By Holly Gaskill | Echo
The perfect storm.
This is what Bill Bauson, chair of the physics and engineering department and assistant professor of computer science and engineering, called the events leading up to this school year for the engineering department.
Last spring, the engineering department mourned the loss of former Professor of Physics and Chair of the of Physics and Engineering Department Scott Steckenrider. Shortly after, two other faculty members left the department to pursue other opportunities. Additionally, the department was set to renew its Accreditation Board for Engineering and Technology (ABET) license, which would require filing paperwork about the status of the department.
As a four faculty department with three open positions, Bauson said this created anxiety surrounding the future of the department. However, the administration backed the department. In addition to hiring for the three open positions, administration allotted for the department to hire two additional faculty members.
"The thing is when we first saw all this 'perfect storm,' you know, I just realized that God has really given us the opportunity to kind of remake the department," Bauson said.
Bauson, who was planning to retire after last year, stepped up to fill the position of chair of the department. He filed with ABET to postpone the evaluation, given the circumstances, which was approved.
Over the summer and during this school year, the department has hired Dae Huyn Jin as assistant professor of mechanical engineering, Doug Oliver as a visiting associate professor of engineering, Rebekah Miner as a visiting instructor of engineering and Rob Cartwright as an engineering lab manager. Jin and Oliver have been hired as new faculty members.
The administration is still interviewing to fulfill two department faculty positions for this upcoming school year, one of which is replacing Bauson, who plans to retire after this semester. According to Bauson, there have been 43 applicants for the positions, six of which who are being considered seriously.
Bauson said the administration has been diligent to make sure the new faculty members are qualified, skilled and align with Taylor's values.
"The thing is we have to make sure (the applicants) have a mission fit," Bauson said. "We want them to be Christians, for example . . . and not all those who applied were."
Currently, the engineering major holds 42 students, which overlaps classes with 14 computer engineering students.
To keep students informed during this shift, major students met with professors after j-term over dinner to talk. Bauson said this time was to communicate with students before the fall semester and to give an update on the status of hirings.
"I think it was good to clear out rumors and actually establish what the department is headed towards," Caleb Reiskytl, freshman engineering major, said. "It was a good time for input from the students to the teachers and vice versa."
Bauson also found the meeting to be beneficial, saying he was reassured that students were receptive and had new ideas. For example, Bauson is working on policy for students to be able to use the department's 3D printers, an idea brought up by students at the meeting.
Overall, the engineering department has been growing. This year, eight engineering major students will be graduating, all of whom will have jobs after graduation. According to Bauson, the program has also gotten new classroom and observatory equipment.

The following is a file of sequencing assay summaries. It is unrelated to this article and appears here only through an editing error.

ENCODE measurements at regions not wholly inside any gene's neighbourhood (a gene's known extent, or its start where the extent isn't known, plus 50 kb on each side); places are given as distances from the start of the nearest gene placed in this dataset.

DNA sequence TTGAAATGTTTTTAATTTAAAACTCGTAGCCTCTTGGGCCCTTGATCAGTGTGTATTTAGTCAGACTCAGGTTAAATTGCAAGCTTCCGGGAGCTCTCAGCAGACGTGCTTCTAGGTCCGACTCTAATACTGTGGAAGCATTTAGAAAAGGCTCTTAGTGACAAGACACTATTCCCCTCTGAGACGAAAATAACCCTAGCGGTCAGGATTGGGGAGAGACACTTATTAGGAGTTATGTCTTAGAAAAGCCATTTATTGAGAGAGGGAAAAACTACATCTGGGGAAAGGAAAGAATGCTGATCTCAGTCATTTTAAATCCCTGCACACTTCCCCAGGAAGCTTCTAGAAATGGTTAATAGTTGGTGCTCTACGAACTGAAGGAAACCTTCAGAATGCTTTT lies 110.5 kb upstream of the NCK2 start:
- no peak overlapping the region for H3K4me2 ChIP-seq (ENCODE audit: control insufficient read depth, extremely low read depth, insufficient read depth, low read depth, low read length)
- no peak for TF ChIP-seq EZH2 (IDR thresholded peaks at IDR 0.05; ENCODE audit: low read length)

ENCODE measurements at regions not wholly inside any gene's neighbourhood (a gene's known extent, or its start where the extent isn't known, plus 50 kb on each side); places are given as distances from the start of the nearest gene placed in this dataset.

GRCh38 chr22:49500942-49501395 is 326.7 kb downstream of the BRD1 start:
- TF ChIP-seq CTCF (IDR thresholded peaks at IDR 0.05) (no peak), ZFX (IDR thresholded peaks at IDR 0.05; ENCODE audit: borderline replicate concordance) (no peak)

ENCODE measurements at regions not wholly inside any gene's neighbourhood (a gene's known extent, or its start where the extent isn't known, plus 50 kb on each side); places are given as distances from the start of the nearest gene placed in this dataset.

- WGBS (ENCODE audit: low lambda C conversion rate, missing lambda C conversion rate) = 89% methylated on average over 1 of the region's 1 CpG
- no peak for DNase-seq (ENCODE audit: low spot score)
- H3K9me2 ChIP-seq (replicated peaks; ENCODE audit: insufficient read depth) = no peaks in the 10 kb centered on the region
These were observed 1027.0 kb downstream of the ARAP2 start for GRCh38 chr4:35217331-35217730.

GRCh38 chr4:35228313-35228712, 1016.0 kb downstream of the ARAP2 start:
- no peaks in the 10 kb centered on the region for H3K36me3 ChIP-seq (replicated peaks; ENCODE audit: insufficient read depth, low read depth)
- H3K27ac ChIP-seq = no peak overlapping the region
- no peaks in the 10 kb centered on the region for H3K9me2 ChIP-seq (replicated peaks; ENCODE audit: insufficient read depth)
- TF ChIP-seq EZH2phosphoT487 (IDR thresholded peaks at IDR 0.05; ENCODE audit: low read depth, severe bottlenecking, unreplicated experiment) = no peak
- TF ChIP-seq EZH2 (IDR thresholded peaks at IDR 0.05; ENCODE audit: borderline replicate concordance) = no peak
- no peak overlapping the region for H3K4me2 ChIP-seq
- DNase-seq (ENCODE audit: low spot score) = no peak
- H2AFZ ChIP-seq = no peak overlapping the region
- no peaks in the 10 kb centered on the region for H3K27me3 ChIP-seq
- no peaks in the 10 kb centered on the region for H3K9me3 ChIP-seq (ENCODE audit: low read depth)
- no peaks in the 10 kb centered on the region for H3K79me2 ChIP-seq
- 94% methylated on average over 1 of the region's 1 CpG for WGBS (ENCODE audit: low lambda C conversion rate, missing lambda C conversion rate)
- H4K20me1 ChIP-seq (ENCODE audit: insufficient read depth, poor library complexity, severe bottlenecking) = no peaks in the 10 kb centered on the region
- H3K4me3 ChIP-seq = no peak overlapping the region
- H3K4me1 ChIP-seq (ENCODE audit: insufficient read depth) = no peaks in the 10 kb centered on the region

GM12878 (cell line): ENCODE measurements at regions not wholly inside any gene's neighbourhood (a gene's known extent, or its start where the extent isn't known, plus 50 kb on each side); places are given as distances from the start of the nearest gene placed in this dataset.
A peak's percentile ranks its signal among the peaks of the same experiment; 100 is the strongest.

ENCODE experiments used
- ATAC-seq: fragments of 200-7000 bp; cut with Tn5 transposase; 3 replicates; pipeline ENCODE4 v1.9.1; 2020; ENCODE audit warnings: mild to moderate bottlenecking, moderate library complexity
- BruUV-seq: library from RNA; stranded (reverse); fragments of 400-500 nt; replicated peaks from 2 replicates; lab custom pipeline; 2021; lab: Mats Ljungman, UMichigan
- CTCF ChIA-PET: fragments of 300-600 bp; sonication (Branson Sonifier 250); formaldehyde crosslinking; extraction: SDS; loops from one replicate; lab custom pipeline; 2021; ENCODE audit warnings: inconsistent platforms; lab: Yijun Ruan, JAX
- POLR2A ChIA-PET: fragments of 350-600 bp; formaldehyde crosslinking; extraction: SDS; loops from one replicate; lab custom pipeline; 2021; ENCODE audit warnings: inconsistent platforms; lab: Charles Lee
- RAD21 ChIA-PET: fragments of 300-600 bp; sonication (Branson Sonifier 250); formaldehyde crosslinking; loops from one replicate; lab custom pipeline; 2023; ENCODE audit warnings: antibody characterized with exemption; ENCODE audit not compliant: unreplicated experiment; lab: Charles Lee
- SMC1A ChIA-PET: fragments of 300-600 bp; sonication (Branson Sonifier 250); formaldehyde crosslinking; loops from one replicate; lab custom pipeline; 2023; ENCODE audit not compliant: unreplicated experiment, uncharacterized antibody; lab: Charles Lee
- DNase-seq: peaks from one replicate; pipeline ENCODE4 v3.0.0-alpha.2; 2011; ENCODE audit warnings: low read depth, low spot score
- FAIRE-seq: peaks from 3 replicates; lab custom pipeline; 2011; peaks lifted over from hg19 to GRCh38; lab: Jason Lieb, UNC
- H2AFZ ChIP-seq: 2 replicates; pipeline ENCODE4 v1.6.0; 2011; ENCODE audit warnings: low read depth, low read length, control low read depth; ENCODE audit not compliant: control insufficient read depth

Additionally, introducing new faculty members has allowed more courses to become available for students. Courses like astronomy and renewable energy have become available to students yearly instead of every other year. The department will also file its report to new ABET accreditation next year.
"The engineering department is going in the right direction," Calvin Ochs, sophomore engineering major, said. "They're hiring people that are good for the department. They were in a hole with the loss of a few people, but they're doing a good job getting out of it."
As for the future of the program, Bauson is confident it will continue to grow and succeed. Bauson said he's proud of the department's strong emphasis on theory and application, an attractive factor to the industry, as well as the close and supportive relationship between students and professors.
Grace Miller, dean of the school of natural and applied sciences, echoed Bauson's praise of the program. Miller said she is looking forward to seeing engineering growth in missions, both domestic and international through an engineering semester in Ecuador.
"The administration is really wanting this department to grow," Bauson said. "They've talked about this at the cabinet and all that too . . . I think things are really looking up, and I hope it continues like that."
Still this year engineering students will take part in a satellite launch. In April, engineering students are planning to travel to Virginia to be present at the launch of a satellite they worked on. The satellite launch will be coordinated with a balloon launch on Taylor's campus, and the two items will communicate with each other.
Bauson also said the department hopes to organize an advisory board, which will connect students with alumni and others in the industry. In retirement, Bauson hopes to be involved in this facet to continue helping the department be competitive by industry standards.
"When we had this 'perfect storm' of things people started wondering about the viability of the program, but we've gone through that storm already and now things are looking up," Bauson said. "We've got the attention of our administration and they're doing things to try and help us grow - new people, new equipment, all those sorts of things - and that can only make things better."